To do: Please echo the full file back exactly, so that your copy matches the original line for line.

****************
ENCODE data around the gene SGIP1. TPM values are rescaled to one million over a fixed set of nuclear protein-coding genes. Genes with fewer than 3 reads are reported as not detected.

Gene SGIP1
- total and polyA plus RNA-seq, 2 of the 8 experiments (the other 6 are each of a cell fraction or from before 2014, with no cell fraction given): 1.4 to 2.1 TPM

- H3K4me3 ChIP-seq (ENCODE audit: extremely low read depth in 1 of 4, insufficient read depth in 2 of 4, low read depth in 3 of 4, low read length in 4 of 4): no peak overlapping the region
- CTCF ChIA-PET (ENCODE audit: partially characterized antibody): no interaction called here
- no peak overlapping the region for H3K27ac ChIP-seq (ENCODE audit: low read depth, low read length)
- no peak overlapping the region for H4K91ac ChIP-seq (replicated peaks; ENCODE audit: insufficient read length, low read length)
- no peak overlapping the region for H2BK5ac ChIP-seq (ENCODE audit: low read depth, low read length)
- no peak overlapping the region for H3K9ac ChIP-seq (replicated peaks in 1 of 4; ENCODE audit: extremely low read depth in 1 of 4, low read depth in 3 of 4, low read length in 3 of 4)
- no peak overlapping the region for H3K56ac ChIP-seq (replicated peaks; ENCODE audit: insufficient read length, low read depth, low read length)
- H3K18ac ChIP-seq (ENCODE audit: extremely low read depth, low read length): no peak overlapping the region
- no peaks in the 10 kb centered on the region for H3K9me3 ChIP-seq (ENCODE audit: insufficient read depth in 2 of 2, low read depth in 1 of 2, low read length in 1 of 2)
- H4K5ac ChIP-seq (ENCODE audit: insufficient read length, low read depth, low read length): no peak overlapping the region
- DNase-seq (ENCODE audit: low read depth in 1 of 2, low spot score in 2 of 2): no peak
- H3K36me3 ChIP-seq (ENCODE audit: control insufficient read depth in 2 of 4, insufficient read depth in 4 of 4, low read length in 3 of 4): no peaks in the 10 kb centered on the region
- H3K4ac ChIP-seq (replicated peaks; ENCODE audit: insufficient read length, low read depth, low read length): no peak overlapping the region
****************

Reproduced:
ENCODE data around the gene SGIP1. TPM values are rescaled to one million over a fixed set of nuclear protein-coding genes. Genes with fewer than 3 reads are reported as not detected.

Gene SGIP1
- total and polyA plus RNA-seq, 2 of the 8 experiments (the other 6 are each of a cell fraction or from before 2014, with no cell fraction given): 1.4 to 2.1 TPM

- H3K4me3 ChIP-seq (ENCODE audit: extremely low read depth in 1 of 4, insufficient read depth in 2 of 4, low read depth in 3 of 4, low read length in 4 of 4): no peak overlapping the region
- CTCF ChIA-PET (ENCODE audit: partially characterized antibody): no interaction called here
- no peak overlapping the region for H3K27ac ChIP-seq (ENCODE audit: low read depth, low read length)
- no peak overlapping the region for H4K91ac ChIP-seq (replicated peaks; ENCODE audit: insufficient read length, low read length)
- no peak overlapping the region for H2BK5ac ChIP-seq (ENCODE audit: low read depth, low read length)
- no peak overlapping the region for H3K9ac ChIP-seq (replicated peaks in 1 of 4; ENCODE audit: extremely low read depth in 1 of 4, low read depth in 3 of 4, low read length in 3 of 4)
- no peak overlapping the region for H3K56ac ChIP-seq (replicated peaks; ENCODE audit: insufficient read length, low read depth, low read length)
- H3K18ac ChIP-seq (ENCODE audit: extremely low read depth, low read length): no peak overlapping the region
- no peaks in the 10 kb centered on the region for H3K9me3 ChIP-seq (ENCODE audit: insufficient read depth in 2 of 2, low read depth in 1 of 2, low read length in 1 of 2)
- H4K5ac ChIP-seq (ENCODE audit: insufficient read length, low read depth, low read length): no peak overlapping the region
- DNase-seq (ENCODE audit: low read depth in 1 of 2, low spot score in 2 of 2): no peak
- H3K36me3 ChIP-seq (ENCODE audit: control insufficient read depth in 2 of 4, insufficient read depth in 4 of 4, low read length in 3 of 4): no peaks in the 10 kb centered on the region
- H3K4ac ChIP-seq (replicated peaks; ENCODE audit: insufficient read length, low read depth, low read length): no peak overlapping the region